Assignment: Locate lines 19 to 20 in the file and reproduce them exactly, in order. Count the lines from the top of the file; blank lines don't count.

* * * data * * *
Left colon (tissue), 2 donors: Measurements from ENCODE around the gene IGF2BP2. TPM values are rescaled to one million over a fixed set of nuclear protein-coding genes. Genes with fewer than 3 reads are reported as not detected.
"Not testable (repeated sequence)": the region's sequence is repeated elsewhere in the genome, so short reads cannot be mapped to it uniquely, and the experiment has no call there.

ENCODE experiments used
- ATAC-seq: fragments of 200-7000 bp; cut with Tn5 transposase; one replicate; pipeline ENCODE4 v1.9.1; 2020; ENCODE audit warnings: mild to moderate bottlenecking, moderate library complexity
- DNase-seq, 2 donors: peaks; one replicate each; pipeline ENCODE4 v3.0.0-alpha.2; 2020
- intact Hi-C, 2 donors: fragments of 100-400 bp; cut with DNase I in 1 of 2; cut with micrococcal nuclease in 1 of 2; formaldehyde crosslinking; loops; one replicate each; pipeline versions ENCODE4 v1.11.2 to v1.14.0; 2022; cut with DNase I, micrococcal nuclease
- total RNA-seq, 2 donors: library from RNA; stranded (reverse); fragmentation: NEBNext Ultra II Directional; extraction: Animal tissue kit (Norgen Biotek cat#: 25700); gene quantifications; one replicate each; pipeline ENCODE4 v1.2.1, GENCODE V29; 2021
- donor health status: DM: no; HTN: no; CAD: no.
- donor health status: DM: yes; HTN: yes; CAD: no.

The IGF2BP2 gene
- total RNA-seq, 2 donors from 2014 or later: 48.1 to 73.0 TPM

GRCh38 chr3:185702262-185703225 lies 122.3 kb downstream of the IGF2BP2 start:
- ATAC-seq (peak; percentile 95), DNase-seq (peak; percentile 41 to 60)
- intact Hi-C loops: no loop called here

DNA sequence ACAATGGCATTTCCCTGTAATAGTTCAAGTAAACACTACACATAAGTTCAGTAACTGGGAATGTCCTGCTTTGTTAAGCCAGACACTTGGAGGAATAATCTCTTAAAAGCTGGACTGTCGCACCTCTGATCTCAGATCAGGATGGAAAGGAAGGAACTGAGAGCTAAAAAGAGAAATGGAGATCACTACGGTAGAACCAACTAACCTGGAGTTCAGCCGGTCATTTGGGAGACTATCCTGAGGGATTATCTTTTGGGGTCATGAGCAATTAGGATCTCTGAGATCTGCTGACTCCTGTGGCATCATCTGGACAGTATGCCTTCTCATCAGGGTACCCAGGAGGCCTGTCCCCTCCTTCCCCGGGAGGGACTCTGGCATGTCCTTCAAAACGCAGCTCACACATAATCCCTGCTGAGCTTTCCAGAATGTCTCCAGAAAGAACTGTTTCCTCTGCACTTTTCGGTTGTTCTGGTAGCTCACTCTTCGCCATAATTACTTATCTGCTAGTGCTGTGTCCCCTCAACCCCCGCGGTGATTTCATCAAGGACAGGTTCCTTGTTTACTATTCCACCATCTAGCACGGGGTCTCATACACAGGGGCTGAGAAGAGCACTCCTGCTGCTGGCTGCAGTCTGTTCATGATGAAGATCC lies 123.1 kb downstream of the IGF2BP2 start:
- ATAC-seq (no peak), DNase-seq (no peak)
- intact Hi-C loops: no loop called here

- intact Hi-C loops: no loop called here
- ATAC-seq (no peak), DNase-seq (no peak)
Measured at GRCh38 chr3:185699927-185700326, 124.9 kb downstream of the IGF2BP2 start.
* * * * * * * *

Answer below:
- ATAC-seq (no peak), DNase-seq (no peak)
Measured at GRCh38 chr3:185699927-185700326, 124.9 kb downstream of the IGF2BP2 start.